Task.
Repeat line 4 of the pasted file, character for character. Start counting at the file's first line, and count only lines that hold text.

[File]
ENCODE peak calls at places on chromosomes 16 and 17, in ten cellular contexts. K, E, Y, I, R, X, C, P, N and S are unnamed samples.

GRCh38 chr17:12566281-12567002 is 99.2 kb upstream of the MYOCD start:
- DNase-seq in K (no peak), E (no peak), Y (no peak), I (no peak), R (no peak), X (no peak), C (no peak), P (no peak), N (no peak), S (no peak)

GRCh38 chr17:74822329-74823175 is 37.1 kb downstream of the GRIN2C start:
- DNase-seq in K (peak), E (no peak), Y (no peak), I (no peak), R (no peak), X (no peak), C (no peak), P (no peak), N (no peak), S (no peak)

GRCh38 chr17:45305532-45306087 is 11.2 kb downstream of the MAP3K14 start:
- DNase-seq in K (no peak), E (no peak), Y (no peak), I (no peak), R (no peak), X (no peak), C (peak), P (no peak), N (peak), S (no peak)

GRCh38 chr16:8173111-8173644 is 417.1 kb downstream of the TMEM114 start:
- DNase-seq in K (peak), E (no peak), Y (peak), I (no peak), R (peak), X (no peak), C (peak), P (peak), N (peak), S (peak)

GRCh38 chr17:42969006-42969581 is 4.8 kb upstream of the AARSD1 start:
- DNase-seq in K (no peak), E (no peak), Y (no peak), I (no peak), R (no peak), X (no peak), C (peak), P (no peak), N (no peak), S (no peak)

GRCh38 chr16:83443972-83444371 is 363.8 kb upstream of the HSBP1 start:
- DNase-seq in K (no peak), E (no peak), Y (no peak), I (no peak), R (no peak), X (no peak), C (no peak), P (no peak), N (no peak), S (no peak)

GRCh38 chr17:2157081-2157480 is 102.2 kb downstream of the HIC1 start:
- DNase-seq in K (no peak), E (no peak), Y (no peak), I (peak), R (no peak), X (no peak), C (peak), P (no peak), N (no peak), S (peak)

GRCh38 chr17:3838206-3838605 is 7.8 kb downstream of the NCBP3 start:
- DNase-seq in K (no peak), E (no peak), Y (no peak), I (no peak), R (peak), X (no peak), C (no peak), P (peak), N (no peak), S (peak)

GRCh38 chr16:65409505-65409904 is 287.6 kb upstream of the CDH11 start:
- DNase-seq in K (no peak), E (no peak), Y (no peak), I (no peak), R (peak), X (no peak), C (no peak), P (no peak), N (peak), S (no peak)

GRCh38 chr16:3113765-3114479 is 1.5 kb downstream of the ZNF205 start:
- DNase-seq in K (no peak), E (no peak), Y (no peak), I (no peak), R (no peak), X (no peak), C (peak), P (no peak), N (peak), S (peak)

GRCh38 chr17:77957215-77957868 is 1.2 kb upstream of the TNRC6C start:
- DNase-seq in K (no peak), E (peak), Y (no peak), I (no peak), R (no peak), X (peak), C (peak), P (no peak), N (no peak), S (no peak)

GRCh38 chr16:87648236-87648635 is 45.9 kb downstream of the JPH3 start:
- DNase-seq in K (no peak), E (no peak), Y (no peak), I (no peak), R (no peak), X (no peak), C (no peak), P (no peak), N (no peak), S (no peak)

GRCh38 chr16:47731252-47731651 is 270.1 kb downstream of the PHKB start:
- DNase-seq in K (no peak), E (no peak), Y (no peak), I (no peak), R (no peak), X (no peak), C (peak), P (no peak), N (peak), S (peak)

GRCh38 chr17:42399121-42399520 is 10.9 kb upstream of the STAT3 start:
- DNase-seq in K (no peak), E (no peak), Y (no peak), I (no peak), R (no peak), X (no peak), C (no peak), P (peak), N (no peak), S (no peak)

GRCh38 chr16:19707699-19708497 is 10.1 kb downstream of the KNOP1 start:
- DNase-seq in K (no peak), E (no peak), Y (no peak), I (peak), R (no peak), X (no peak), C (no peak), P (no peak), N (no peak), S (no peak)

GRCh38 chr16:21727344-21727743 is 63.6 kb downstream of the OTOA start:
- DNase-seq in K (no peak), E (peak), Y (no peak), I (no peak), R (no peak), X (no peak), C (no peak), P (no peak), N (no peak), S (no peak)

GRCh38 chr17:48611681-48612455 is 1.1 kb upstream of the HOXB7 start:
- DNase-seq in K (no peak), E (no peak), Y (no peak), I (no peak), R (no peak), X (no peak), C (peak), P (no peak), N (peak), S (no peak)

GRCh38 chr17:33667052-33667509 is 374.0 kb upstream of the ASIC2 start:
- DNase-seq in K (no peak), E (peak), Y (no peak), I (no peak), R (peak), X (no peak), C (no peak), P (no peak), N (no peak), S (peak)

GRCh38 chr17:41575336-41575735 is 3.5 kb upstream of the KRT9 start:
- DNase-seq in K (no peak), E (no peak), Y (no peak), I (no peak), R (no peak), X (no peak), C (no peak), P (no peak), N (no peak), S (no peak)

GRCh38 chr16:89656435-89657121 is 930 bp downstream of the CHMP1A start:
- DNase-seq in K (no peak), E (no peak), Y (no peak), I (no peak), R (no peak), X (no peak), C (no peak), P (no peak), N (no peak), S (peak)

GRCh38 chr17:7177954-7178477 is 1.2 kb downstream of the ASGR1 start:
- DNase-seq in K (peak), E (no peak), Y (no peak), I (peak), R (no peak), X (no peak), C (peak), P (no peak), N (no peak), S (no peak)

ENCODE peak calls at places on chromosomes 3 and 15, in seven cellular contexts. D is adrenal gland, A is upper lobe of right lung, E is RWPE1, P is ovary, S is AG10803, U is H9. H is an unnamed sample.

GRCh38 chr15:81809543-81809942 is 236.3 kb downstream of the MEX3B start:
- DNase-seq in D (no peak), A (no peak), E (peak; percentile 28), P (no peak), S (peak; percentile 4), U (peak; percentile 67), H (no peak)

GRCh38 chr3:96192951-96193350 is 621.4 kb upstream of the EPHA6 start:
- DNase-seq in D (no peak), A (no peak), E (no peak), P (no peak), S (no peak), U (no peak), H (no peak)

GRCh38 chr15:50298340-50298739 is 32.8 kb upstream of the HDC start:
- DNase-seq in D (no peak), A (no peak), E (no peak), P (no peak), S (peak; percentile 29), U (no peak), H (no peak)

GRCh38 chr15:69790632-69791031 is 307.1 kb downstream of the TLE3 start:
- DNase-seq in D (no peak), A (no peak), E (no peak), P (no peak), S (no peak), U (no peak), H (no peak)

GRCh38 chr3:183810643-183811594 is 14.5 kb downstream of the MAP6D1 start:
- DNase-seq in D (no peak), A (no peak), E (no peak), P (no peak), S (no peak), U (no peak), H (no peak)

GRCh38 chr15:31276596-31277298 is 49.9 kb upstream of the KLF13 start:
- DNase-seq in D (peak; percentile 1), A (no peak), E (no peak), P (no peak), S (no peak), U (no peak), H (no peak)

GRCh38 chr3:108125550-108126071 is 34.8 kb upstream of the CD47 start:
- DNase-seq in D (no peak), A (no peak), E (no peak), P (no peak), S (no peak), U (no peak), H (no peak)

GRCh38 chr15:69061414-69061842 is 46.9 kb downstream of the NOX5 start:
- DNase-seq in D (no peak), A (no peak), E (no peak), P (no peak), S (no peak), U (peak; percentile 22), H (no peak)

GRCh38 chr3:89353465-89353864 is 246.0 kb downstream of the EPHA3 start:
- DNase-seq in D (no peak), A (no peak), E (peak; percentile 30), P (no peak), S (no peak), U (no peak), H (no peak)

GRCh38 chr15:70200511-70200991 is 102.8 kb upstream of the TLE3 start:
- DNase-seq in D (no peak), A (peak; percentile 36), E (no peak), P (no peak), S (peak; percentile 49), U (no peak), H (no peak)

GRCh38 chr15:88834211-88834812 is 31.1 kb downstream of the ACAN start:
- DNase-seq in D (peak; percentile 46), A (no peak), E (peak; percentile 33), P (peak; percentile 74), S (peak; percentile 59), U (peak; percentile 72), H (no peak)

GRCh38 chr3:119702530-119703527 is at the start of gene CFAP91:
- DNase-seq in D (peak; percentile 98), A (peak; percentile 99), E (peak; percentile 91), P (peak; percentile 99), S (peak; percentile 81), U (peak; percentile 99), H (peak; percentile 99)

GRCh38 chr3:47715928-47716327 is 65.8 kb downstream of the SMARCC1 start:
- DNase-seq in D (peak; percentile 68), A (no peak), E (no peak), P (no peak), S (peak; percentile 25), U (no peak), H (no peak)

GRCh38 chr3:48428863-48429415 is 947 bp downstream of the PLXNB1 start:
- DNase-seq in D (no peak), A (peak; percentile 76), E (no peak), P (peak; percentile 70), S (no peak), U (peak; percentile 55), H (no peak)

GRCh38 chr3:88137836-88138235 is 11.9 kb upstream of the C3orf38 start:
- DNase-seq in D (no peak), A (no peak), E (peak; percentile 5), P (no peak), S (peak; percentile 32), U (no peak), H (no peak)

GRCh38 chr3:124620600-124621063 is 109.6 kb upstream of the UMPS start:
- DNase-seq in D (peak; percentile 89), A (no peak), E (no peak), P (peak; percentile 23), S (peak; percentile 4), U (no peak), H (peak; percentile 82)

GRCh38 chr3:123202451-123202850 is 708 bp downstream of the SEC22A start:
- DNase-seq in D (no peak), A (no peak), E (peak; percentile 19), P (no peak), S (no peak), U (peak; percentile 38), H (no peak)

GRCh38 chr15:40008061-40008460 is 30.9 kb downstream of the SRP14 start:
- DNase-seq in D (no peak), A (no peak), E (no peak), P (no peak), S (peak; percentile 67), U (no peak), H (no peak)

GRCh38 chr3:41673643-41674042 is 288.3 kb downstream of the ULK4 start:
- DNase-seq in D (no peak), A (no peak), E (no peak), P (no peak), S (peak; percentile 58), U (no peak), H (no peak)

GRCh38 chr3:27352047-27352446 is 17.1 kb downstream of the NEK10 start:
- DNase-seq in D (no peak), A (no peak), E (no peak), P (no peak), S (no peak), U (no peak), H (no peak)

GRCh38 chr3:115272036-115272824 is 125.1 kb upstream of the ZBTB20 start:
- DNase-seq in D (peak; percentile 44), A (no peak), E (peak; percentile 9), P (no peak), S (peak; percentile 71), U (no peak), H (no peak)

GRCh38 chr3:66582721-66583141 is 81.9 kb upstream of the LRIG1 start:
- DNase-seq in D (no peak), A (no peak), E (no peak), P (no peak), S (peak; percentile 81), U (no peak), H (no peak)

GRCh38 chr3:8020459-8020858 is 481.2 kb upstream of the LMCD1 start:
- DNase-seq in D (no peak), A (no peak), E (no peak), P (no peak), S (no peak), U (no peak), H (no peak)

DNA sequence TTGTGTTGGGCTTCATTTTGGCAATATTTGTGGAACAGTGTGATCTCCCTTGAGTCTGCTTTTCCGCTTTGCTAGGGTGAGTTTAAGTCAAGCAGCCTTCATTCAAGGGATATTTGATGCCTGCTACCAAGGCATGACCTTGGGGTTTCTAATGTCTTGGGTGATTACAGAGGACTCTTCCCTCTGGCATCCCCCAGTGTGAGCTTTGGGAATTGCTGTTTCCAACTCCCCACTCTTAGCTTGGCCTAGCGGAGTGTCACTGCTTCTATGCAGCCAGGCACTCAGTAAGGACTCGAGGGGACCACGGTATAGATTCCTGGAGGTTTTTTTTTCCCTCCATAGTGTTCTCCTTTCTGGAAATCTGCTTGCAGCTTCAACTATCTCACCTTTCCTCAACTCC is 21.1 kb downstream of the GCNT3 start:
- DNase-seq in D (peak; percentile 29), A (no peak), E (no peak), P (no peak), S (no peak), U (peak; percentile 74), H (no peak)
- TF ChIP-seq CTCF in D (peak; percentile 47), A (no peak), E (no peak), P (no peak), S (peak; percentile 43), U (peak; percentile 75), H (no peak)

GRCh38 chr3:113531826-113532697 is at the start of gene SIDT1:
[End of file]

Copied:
GRCh38 chr17:74822329-74823175 is 37.1 kb downstream of the GRIN2C start: